Photo by Chris McIntosh.

• 1/2 stick butter
• 1–2.5 oz package Peppermint Stick Amaze Bar (a seasonal item from Taza), chopped. Note: a 60% Dark Dominican Origin Bar with 1/4 tsp peppermint extract is a suitable substitute
• 3/4 cup all-purpose our
• 1/4 cup light brown sugar
• 1/4 cup granulated sugar
• 1/4 tsp baking soda
• 1 egg, beaten
• 1/4 tsp of salt
• 2 oz peppermint candies


1. Preheat oven to 325 degrees. Line a baking sheet with foil or parchment.

2. In a small sandwich bag, crush peppermint candies with a rolling pin or frying pan. Place crushed candies in a small bowl and set aside.

3. In a small microwavable dish, heat butter and chocolate 30 seconds at a time, until no solid pieces are left (about one minute). Set aside to cool, but not solidify.

4. In a separate large bowl, whisk together our, brown sugar, granulated sugar, baking soda, and salt. Fold in melted chocolate mixture and beaten egg, and mix until dough forms.

5. Roll the dough into 12 evenly sized balls and press half of the ball in the peppermint candy. Place candy-side-up on lined baking sheet with about three inches between each piece.

6. Bake for 13-15 minutes, or until cookies have spread and the tops have begun to crackle. Remove from oven and let the cookies sit on the baking sheet for five minutes, then transfer to a rack or plate to finish cooling.


Potato Mille-Feuille — Juliet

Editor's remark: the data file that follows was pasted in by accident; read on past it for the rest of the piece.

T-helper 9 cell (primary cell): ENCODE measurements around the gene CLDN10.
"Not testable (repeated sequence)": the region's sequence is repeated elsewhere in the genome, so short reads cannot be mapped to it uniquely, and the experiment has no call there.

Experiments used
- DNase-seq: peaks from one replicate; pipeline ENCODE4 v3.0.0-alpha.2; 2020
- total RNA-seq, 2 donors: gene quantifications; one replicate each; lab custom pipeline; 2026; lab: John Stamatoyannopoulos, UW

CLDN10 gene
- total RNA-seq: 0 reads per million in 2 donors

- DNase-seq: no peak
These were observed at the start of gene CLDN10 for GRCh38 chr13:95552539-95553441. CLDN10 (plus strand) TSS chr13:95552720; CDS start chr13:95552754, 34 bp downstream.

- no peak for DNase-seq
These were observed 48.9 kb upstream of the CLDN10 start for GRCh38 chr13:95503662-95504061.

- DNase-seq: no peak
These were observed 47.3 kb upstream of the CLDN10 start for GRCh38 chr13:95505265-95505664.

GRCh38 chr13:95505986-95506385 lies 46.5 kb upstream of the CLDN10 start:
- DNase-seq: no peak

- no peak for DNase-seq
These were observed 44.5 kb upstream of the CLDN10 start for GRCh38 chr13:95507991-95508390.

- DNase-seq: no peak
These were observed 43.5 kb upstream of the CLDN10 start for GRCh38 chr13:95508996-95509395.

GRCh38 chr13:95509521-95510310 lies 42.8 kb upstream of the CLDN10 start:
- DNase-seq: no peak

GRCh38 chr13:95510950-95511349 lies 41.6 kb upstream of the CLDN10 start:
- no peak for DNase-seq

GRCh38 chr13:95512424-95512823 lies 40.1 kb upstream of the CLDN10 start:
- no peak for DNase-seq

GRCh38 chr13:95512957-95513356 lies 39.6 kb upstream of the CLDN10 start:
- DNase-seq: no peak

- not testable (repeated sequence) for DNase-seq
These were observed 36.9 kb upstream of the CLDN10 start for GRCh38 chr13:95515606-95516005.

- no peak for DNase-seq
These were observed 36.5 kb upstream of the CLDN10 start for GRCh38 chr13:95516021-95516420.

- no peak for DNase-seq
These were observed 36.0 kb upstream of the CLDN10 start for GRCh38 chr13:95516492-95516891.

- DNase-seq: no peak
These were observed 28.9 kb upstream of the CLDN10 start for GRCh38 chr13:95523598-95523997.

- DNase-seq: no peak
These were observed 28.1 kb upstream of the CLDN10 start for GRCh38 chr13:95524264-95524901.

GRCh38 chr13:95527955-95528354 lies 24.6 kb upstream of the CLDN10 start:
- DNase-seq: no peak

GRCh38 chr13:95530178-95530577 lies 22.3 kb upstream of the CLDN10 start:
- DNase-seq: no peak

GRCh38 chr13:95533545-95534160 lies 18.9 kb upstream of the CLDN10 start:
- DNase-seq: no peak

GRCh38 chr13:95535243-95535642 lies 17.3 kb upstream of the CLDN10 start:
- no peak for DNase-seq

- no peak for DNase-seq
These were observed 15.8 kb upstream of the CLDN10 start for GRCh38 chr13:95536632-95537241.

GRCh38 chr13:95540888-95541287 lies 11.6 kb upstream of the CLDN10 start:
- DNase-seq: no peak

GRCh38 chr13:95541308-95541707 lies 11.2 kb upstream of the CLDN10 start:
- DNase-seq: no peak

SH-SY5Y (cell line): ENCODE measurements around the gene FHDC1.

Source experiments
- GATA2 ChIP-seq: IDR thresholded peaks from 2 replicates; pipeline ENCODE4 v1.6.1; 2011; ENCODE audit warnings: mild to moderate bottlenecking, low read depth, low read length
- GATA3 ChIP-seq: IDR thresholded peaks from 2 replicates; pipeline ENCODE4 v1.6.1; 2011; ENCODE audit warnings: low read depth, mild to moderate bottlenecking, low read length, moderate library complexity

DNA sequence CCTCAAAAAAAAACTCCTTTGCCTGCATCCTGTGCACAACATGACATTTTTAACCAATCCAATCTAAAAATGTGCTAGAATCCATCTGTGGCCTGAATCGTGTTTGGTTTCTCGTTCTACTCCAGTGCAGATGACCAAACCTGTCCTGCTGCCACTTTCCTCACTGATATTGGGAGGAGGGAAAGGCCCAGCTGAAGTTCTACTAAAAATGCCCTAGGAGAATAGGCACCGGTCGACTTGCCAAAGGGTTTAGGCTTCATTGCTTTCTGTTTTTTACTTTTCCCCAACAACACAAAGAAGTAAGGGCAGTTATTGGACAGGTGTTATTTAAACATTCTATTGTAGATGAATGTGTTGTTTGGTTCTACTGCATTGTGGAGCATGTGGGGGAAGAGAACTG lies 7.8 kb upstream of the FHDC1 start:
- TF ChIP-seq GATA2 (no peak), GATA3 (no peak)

Is the holiday spread even complete if the potato doesn’t get some love? At first glance, this recipe for potato mille-feuille (which translates to “thousand leaves”) can look daunting. It’s a tiny bit of a chore, but according to Juliet Chef Joshua Lewin, it starts to come together fairly quickly once you get into a groove. A bit of butter, salt, pepper, and fresh herbs all melt together with the potato, but the thin slicing and stacking create a wonderfully fun texture wrapped up in a lightly crisped shell.

Too lazy to make the dish? Don’t worry. It will be available on the Juliet Steakhouse menu, a four-week celebration of what Lewin calls “mid-century opulence” between Nov. 24 and Dec. 23. Dinner at Juliet is anything but standard—the menus are what they call “full productions,” focusing not only on the food, but the entire experience.


• 4 russet potatoes, peeled and sliced as thin as possible with a mandoline or knife
• 1 cup plus 1 tbsp melted butter
• 1 tbsp thyme leaves, all stems removed, coarsely chopped
• 1 tbsp kosher salt
• 1 tsp finely ground black pepper


1. Preheat oven to 325 degrees.